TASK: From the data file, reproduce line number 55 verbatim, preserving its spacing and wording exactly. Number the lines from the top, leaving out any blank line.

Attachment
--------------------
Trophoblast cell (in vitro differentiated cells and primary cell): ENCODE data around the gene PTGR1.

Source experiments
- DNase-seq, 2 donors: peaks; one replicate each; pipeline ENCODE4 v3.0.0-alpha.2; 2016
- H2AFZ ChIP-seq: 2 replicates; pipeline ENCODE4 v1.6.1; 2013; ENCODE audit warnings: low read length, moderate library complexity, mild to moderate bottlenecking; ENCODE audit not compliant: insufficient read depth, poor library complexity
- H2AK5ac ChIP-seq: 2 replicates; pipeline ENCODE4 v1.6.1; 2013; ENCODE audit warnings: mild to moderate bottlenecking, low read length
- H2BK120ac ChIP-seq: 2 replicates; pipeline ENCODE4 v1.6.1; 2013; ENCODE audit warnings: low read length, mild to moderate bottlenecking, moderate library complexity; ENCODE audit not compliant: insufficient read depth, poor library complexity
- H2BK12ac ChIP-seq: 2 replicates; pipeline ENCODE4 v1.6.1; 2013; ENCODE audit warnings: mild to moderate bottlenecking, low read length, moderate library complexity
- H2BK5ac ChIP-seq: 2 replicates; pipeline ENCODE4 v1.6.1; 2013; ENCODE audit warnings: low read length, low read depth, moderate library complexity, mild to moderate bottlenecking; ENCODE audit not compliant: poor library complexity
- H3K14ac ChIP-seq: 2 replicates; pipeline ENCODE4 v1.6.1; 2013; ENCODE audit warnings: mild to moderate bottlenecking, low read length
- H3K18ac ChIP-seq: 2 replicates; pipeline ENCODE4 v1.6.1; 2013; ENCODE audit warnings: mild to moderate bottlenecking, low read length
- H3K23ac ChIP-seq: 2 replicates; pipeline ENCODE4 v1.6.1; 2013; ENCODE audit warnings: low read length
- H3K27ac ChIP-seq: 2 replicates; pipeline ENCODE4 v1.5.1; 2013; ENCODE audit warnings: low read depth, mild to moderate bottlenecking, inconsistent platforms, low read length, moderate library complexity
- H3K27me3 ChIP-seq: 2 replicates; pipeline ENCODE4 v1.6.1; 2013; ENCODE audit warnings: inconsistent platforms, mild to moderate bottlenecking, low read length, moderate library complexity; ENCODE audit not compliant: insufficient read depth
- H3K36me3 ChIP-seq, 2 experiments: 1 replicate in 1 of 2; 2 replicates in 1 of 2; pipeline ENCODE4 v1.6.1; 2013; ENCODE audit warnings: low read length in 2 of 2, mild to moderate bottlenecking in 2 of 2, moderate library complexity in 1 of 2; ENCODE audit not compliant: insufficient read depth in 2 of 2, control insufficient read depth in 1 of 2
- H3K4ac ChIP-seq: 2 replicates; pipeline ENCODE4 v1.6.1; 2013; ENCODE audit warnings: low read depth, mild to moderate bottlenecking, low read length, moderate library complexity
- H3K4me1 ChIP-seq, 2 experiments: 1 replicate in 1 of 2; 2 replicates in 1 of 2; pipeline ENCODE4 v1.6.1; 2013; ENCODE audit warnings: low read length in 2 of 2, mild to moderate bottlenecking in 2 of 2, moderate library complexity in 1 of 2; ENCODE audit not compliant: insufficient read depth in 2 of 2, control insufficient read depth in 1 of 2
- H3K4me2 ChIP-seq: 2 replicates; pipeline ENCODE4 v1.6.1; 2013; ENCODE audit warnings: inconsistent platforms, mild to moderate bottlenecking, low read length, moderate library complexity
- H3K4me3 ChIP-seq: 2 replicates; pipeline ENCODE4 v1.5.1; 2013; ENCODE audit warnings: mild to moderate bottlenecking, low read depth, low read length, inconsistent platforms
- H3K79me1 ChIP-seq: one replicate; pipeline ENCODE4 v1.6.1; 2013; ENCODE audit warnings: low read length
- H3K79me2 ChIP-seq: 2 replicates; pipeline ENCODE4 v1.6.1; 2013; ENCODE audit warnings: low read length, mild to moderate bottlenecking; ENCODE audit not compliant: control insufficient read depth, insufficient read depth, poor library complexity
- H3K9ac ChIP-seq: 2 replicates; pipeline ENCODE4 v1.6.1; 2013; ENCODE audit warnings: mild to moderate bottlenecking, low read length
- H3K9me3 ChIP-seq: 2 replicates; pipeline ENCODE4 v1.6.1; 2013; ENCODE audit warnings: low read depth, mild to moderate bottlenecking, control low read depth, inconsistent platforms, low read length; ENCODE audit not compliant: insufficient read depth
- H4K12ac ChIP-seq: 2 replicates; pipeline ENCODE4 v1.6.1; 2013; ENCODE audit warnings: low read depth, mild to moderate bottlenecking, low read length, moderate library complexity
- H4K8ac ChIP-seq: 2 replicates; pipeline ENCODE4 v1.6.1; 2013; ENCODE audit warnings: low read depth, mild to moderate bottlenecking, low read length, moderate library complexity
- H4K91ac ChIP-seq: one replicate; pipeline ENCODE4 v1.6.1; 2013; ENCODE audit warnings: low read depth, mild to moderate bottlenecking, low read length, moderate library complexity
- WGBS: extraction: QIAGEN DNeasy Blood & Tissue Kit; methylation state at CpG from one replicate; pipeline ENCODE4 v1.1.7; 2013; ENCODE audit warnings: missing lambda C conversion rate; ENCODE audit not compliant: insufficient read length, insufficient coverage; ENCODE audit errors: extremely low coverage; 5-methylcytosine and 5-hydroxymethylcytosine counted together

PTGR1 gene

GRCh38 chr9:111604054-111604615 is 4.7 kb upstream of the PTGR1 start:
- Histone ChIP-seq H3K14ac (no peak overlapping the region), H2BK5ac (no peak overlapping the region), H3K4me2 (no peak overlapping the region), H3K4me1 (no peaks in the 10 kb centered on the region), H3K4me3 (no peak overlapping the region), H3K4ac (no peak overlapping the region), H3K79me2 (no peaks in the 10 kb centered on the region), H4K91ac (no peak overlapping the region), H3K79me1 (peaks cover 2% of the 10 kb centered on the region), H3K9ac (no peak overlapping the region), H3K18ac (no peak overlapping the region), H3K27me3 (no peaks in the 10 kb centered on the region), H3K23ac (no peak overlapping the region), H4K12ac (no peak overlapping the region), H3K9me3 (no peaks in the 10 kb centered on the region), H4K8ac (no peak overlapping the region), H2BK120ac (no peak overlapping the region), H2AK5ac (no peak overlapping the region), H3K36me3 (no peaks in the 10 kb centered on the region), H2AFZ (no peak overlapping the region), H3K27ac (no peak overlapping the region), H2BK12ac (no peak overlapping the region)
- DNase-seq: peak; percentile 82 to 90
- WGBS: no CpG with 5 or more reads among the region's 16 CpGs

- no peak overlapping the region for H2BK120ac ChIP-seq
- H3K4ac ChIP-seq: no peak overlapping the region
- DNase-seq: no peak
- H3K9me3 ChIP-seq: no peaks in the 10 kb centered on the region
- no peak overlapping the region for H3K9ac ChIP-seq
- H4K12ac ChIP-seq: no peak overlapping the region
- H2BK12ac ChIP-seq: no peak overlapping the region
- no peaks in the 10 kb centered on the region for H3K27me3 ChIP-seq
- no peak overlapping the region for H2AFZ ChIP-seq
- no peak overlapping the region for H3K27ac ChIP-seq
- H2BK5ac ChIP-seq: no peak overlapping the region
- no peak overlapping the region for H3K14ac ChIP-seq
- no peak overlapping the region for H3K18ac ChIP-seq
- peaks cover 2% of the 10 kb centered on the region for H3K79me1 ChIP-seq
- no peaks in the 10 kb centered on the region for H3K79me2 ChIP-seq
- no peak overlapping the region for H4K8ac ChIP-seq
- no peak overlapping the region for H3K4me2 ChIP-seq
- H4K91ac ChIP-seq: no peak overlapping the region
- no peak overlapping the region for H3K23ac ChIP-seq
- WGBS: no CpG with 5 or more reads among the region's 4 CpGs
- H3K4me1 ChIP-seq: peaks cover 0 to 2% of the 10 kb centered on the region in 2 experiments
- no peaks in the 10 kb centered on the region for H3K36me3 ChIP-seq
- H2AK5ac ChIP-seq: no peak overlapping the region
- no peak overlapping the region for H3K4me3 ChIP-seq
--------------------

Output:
- no peak overlapping the region for H3K4me3 ChIP-seq